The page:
Proof #34: Examine Your Health Insurance Policy

February 15, 2008 at 2:51 am 7 comments

An interesting question is posed here:

If God answers medical prayers, then why do you need health insurance?

Or, put another way, is it biblical to do everything in your power to extend your earthly life? Marshall Brain says that it isn’t, and he cites numerous verses to build his case. He cites Matthew 6:19, 25-30; and Proverbs 3:5-8; as well as James 5:15 to show that God has promised to heal our sickness and disease. He also adds a bit of human logic to God’s omnipotence to arrive at the conclusion that having a health insurance policy is a complete waste of money; Jesus will cure you or He will not. There is nothing that you can do about it.

So we have fatalism mixed with a complete misreading of selected Bible verses. Sounds like a typical ploy from Brain’s website. Let’s sort this mess out.

First, no Christian views God’s ability to know the future perfectly as fatalism. It is simply one of His many divine attributes. As I’ve explained before, this does not create the notion that God has determined everything ahead of time, only that He knows what will happen. Put another way, because God knows that I’m going to wear black socks on Tuesday in no way obligates me to wear black socks on Tuesday. I can still wear white socks.

So it is with illness. Because God knows about the illness, what He is going to do about the illness, and the eventual outcome, that isn’t the same as predetermining everything like a movie script and then watching it play out. It only means that God knows it perfectly–not that He wrote it. A better and longer discussion can be found here.

That takes care of the fatalism. Now we turn to the specific Bible verses mentioned and see if they build Brain’s case:

Matthew 6:19-21:  This isn’t talking about death at all.  This is consistent with the passages in the New Testament that liken our lives to a mist (cf. Jms 4:14).  It never says not to do what we can to live our lives to the fullest.  Rather, verses such as these caution us not to put a lot stock in our earthly lives since they are so short compared with eternity.

The final verse is one of Jesus’ most profound observations–what we spend our money on reveals much about where our heart really is.  For example, most of my money is spent on bills or my daughter.  Not surprisingly, it is extremely important to me to pay off debt and provide for my daughter.  Suddenly, recreation takes a back seat as I settle into the responsibilities of parenthood.

Matthew 6:25-30:  This passage is about having faith in God, that He will take care of you.  The birds don’t sow or reap, but God takes care of them.  This implies that humans, Jesus’ audience, do reap and sow.  He’s not asking us to stop reaping and sowing, He’s only pointing out that God provides food for the animals who don’t.  I have generally found this premise is true; God provides me with what I need to survive.  Even when I can’t afford food, God still puts it on my table somehow.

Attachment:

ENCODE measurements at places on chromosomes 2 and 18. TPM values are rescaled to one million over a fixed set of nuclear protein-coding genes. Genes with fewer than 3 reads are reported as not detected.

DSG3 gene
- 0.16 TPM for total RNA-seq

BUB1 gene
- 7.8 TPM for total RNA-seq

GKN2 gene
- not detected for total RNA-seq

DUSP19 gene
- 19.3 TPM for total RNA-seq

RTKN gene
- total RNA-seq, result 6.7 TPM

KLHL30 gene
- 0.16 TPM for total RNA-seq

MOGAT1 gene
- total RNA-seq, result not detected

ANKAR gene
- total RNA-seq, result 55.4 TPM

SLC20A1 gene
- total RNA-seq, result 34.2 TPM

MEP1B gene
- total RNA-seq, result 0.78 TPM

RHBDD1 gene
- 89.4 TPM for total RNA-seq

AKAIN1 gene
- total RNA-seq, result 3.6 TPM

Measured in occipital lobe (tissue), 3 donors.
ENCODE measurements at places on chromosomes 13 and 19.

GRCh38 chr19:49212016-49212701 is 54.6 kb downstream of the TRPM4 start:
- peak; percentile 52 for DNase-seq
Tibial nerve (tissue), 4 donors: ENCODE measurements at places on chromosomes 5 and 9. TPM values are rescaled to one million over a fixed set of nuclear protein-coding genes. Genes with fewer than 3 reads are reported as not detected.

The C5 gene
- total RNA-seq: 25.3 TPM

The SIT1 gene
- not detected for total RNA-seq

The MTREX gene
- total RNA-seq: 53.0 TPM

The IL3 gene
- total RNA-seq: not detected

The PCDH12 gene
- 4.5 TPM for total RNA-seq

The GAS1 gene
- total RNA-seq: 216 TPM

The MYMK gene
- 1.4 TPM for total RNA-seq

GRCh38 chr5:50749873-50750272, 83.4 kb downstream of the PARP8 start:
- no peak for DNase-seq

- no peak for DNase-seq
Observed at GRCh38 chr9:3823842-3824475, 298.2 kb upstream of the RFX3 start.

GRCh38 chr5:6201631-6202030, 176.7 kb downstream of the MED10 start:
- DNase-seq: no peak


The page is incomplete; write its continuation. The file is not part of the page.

Proverbs 3:5-8: This passage uses bones and flesh metaphorically.  But, consistent with the passages examined so far, it certainly commands us to put God first, even before our own lives.

James 5:15:  Like any other prayer, the normal conditions apply.

In conclusion, read for what they really say, these verse do not build a case that it is unbiblical to live an earthly life.  It is only unbiblical to put that earthly life before God.  Remember that the apostle Paul, after listing everything great in his own life, said he counted it all as rubbish, and losing it for Christ as his gain (Phil 3:8).  That is the way Christians should think.

Entry filed under: God, Treasure.

Proof #33: Contemplate the Crucifixion Proof #35: Notice Jesus’ Myopia


  • 1. About Insurance  |  March 12, 2008 at 9:11 pm

    We never know what God has in his plans for us! It is plan… not ours.

  • 2. Luke  |  June 15, 2008 at 8:43 am

    First, no Christian views God’s ability to know the future perfectly as fatalism. It is simply one of His many divine attributes.
    –If God knows the future, then he knows what everyone’s going to do before they do it and who’s going to Heaven or Hell as soon as they’re born. God’s little “experiment” on earth is pointless. God knew Eve would eat the fruit. God knew Satan would tempt her. God knew Satan would rebel with an army. God knew he would be remorseful about his creation and then want to flood the Earth to kill everyone off. Shall I go on with more examples?

  • 3. White  |  July 1, 2008 at 2:47 pm

    No. you don’t need to. yep. and so God is fake becos…???

  • 4. Luke  |  July 9, 2008 at 2:49 pm

    White Says:
    No. you don’t need to. yep. and so God is fake becos…???

    —All you did here was answer my question of “shall I go on with more examples.” Looks to me like you just completely dismissed and ignored the points I made because they’re pretty uncomfortable to think about. Willful ignorance at it’s best.
    So please, if you’re going to attempt to refute my posts, please address the points I make.

  • 5. Anti-Devil  |  July 19, 2008 at 5:54 pm

    lol i know wat are ur favourite words-Evolution,god is not real,refute my points,address the points,Wilful ignorance,scarecrow,lol and so much more,but don worry i still love u..=D i love all humans…ok maybe almost all

  • […] I should note that I’ve also addressed the charges of why Christians have health insurance and visit the doctor here. […]

  • […] healing provisions without seeking a qualified physician? Well, prayer is recommended, but medical attention is not admitting defeat or discounting God’s ability to heal. Atheists have no child molesting, adulterous, controlling clergy or a religious hierarchy. Active […]

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